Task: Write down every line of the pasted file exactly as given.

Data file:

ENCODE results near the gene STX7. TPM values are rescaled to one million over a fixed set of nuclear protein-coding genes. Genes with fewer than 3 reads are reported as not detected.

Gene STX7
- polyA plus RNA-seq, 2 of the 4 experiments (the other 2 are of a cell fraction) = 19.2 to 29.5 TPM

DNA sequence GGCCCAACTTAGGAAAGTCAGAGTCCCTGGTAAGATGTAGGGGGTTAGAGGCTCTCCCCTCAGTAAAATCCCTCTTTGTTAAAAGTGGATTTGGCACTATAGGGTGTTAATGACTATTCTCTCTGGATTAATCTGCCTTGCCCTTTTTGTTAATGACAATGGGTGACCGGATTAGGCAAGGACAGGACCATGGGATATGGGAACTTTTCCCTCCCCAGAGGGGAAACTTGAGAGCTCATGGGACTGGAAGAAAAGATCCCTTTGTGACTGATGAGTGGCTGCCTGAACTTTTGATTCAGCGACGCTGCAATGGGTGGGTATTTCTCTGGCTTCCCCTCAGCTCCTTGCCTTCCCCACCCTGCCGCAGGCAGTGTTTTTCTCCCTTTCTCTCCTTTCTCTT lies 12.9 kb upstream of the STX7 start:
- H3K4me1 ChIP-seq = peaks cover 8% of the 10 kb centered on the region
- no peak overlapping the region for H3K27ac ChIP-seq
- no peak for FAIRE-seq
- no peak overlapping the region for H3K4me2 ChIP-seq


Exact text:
ENCODE results near the gene STX7. TPM values are rescaled to one million over a fixed set of nuclear protein-coding genes. Genes with fewer than 3 reads are reported as not detected.

Gene STX7
- polyA plus RNA-seq, 2 of the 4 experiments (the other 2 are of a cell fraction) = 19.2 to 29.5 TPM

DNA sequence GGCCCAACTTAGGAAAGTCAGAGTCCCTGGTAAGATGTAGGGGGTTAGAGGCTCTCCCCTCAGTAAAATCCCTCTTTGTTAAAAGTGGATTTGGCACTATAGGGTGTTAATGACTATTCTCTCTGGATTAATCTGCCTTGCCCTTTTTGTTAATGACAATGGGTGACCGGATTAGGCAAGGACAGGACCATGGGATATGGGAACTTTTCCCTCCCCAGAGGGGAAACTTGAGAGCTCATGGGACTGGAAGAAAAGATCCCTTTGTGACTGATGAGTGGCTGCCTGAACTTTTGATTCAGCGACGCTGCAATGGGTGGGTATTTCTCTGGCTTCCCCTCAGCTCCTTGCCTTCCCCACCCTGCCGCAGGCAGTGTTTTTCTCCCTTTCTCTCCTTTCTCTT lies 12.9 kb upstream of the STX7 start:
- H3K4me1 ChIP-seq = peaks cover 8% of the 10 kb centered on the region
- no peak overlapping the region for H3K27ac ChIP-seq
- no peak for FAIRE-seq
- no peak overlapping the region for H3K4me2 ChIP-seq